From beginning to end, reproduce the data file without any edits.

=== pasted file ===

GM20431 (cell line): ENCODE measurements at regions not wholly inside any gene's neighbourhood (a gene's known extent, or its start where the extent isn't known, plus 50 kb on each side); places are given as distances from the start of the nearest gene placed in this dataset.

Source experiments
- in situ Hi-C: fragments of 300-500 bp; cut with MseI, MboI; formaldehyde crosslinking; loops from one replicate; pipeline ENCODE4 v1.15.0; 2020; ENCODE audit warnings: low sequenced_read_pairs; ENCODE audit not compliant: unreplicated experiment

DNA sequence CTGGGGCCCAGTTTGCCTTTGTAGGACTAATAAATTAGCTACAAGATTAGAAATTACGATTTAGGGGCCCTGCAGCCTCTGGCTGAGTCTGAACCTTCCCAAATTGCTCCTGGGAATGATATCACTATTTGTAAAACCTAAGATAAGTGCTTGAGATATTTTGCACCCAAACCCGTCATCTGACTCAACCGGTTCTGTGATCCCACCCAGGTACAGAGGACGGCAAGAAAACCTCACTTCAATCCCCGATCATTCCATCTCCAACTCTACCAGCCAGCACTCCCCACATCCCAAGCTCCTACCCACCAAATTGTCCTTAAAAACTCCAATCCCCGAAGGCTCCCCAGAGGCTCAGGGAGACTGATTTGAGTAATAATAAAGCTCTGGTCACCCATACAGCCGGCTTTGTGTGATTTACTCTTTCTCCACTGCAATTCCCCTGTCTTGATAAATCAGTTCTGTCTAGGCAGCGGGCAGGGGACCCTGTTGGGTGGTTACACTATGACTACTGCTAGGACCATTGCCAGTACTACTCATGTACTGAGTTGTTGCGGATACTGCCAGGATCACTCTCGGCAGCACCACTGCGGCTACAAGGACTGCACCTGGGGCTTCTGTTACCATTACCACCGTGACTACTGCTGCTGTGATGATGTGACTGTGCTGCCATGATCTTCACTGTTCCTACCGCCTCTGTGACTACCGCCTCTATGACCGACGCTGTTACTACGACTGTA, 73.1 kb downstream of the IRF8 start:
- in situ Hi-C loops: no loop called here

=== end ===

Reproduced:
GM20431 (cell line): ENCODE measurements at regions not wholly inside any gene's neighbourhood (a gene's known extent, or its start where the extent isn't known, plus 50 kb on each side); places are given as distances from the start of the nearest gene placed in this dataset.

Source experiments
- in situ Hi-C: fragments of 300-500 bp; cut with MseI, MboI; formaldehyde crosslinking; loops from one replicate; pipeline ENCODE4 v1.15.0; 2020; ENCODE audit warnings: low sequenced_read_pairs; ENCODE audit not compliant: unreplicated experiment

DNA sequence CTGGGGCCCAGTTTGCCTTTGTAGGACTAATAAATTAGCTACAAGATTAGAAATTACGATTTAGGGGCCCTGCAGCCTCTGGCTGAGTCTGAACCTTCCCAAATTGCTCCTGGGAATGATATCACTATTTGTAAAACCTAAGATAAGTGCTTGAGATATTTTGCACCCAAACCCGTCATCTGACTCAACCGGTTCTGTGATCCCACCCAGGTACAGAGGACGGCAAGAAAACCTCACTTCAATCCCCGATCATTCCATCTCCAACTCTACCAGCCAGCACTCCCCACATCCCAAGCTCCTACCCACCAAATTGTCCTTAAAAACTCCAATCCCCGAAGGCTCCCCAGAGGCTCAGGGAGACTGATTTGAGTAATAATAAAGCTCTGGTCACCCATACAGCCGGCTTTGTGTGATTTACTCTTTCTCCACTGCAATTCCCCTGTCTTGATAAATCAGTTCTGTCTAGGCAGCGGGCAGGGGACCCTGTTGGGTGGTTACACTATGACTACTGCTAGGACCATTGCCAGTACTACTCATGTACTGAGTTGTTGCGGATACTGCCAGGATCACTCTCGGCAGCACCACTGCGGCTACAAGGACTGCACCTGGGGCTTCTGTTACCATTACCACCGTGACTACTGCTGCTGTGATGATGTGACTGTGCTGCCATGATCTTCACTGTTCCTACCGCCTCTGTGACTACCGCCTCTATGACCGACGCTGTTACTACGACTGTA, 73.1 kb downstream of the IRF8 start:
- in situ Hi-C loops: no loop called here